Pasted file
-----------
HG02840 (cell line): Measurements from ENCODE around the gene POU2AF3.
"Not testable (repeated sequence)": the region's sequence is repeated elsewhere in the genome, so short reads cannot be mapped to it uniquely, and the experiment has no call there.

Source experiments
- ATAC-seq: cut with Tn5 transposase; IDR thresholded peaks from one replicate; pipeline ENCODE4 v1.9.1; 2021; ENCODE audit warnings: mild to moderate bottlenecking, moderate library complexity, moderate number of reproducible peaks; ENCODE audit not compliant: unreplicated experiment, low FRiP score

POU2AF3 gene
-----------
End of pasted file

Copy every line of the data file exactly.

HG02840 (cell line): Measurements from ENCODE around the gene POU2AF3.
"Not testable (repeated sequence)": the region's sequence is repeated elsewhere in the genome, so short reads cannot be mapped to it uniquely, and the experiment has no call there.

Source experiments
- ATAC-seq: cut with Tn5 transposase; IDR thresholded peaks from one replicate; pipeline ENCODE4 v1.9.1; 2021; ENCODE audit warnings: mild to moderate bottlenecking, moderate library complexity, moderate number of reproducible peaks; ENCODE audit not compliant: unreplicated experiment, low FRiP score

POU2AF3 gene